Many state agencies have been feeling the economic pinch, forcing them to become innovative and come up with ways to pay for such things as site maintenance.
The Georgia Wildlife Resources Division on Thursday announced that a Georgia Outdoor Recreation Pass (GORP) will be required at 32 properties owned by the division. A spokesman said the pass “will help the Wildlife Resources Division cover the maintenance costs of properties that experience heavy traffic from secondary users.”
The division defines secondary uses as hiking, cycling, caving, bird watching and similar activities.
The pass won’t become effective until Jan. 1. The GORP fees are three-day, $3.50; GORP plus fishing, $3.50; GORP Annual, $19; Small Group (8 people are fewer), three-day, $10; Small group, Annual, $35.
Passes will be required for people ages 16-64. No pass is needed for those holding a valid Wildlife Management Area license, an honorary license, sportsmen’s license, lifetime license or three-day hunting/fishing license.
A list of 32 areas requiring the pass include all of the McDuffie Public Fishing Area near Dearing, the Tuckahoe Wildlife Management Area Campground in Screven County and the Yuchi Wildlife Management Area Shooting Range in Burke County.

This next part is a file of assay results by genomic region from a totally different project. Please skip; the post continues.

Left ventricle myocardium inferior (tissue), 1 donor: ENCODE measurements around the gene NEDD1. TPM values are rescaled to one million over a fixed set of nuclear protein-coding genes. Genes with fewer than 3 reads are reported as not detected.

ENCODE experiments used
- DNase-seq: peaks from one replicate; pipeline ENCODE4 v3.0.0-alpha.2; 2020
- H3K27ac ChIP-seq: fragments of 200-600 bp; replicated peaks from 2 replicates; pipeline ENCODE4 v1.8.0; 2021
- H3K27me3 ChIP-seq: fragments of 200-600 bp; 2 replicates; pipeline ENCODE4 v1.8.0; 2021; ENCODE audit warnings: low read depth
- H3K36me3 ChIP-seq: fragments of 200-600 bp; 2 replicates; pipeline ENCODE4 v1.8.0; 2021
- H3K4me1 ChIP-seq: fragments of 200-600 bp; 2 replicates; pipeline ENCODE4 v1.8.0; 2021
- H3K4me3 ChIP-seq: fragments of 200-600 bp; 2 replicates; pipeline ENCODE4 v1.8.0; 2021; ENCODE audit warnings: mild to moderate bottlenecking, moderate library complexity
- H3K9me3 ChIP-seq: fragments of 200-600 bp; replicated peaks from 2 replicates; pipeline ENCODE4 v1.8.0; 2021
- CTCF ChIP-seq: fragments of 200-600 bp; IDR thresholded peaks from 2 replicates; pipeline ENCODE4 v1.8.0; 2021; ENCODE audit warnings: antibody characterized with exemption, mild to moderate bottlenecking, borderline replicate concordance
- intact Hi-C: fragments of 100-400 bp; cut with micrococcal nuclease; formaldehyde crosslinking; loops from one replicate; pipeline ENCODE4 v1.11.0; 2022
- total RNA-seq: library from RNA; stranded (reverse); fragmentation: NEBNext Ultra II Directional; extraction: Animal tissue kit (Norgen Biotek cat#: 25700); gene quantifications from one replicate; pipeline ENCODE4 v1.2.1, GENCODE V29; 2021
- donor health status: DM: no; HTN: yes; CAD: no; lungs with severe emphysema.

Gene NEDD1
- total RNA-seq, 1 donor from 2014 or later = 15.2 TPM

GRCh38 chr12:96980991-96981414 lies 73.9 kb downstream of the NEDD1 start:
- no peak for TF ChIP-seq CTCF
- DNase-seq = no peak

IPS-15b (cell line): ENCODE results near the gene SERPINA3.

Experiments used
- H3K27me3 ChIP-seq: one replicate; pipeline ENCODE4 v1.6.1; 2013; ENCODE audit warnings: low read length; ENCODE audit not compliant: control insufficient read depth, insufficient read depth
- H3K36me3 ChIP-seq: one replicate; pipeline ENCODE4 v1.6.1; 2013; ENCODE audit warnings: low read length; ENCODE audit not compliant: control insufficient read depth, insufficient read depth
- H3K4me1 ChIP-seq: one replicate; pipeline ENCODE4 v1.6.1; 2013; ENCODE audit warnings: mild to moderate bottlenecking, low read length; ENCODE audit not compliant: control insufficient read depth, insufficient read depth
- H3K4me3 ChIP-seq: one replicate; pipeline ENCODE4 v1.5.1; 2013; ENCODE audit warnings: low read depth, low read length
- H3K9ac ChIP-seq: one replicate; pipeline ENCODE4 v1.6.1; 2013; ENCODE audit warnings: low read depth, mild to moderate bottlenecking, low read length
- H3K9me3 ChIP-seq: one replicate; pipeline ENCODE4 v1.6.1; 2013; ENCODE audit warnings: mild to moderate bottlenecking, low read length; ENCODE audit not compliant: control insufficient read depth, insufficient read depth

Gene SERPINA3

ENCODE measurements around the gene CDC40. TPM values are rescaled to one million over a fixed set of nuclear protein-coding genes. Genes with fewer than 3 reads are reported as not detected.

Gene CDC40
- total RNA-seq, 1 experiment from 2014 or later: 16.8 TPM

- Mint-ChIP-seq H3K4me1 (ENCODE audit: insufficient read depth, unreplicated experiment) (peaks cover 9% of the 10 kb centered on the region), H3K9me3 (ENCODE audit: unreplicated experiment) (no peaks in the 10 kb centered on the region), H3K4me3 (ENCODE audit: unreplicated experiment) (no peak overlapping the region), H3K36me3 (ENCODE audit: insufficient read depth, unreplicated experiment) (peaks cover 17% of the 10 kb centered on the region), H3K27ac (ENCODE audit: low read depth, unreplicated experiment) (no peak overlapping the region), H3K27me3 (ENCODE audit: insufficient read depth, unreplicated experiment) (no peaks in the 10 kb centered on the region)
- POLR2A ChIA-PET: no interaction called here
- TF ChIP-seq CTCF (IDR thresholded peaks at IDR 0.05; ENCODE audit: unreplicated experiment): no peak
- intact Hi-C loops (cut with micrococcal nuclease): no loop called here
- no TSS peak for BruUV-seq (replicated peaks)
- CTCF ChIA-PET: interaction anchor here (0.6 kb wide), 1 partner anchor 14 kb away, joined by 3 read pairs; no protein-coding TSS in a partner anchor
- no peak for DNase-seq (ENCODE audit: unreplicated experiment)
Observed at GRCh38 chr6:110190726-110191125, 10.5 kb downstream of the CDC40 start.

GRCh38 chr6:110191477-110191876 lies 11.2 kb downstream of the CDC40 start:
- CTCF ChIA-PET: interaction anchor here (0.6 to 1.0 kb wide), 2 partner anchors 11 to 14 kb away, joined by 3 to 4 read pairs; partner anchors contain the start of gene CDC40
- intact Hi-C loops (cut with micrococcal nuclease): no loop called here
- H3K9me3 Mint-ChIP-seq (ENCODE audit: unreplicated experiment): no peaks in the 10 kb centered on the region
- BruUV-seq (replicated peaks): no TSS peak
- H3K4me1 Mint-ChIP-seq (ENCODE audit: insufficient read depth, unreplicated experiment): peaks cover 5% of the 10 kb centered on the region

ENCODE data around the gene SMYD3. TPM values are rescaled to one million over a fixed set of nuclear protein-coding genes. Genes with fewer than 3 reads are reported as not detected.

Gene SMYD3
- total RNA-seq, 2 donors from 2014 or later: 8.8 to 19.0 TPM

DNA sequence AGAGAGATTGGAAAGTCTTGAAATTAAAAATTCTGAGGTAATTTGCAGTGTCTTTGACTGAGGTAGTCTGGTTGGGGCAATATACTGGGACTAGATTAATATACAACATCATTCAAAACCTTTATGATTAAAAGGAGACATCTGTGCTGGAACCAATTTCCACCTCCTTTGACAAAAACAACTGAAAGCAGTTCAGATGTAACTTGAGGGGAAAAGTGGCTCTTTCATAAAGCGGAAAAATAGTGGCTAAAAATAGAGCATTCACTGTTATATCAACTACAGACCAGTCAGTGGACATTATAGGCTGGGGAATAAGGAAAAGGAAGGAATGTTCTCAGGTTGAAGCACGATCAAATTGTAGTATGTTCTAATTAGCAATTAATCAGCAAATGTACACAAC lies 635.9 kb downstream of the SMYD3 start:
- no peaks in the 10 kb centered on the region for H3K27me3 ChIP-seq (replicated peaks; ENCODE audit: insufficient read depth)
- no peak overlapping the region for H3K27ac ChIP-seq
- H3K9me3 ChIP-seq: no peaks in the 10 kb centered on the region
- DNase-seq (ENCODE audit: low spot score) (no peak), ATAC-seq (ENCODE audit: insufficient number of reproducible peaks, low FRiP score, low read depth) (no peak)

Passes are available now and can be purchased at www.georgiawildlife.com, by calling (800) 366-2661, or by visiting a license retail agent.
Raysville Marina (Leon Buffington and Doug Pentecost), (706) 595-5582 – Tommy Burdett caught seven crappies, two catfish and a bream in the Fish House. Russell Crowe caught 20 crappies fishing jigs around the islands near the marina. William Hopkins, of Raysville, caught 30 crappies on minnows.
Ralph Barbee Jr., professional guide specializing in largemouth bass, (706) 860-7373 – Kirk Daniel and I fished on Monday. I caught a 3-pounder on the Yellow Fellow, five jacks. He caught a 2-pound bass and three jackfish (chain pickerel). I went by myself on Tuesday. I caught a 3-pounder on the Yellow Fellow, seven jacks. I fished Thursday by myself and caught six bass, 3 to 3½-pounds apiece schooling off a point in Wildwood about 12:30 p.m., and have not caught another. Most were caught on the Yellow Fellow and Pop-R.
My new show features Capt. Dan Utley out of Hilton Head. We catch large redfish, a 100-pound bull shark and another fish that got away. We fished cut mullet. Fishing with Ralph Barbee airs Saturdays at 11 a.m., and Sundays at 1:30 p.m. on Comcast Channel 21, My12TV, Knology Ch. 7, Atlantic Broadband (Aiken) Ch. 7 and Charter Ch. 9 (Fort Gordon).
William Sasser’s Guide Service, (Capt. William Sasser and Capt. Mark Crawford, U.S. Coast Guard-licensed, full time professional guides specializing in crappies, hybrids and striped bass). (706) 589-5468 (William), (706) 373-8347 (Mark) or (864) 333-2000. (Clark Hill Herring Hut) – Daniel Washington, Thomson; Leroy Willingham, Warrenton; Henry Willingham, Warrenton; Larry Freeman, New York, caught some nice stripers and hybrids, fishing blueback herring beneath planer boards. They also caught some white perch on light tackle. My Web site is www.williamsasserfishing.com.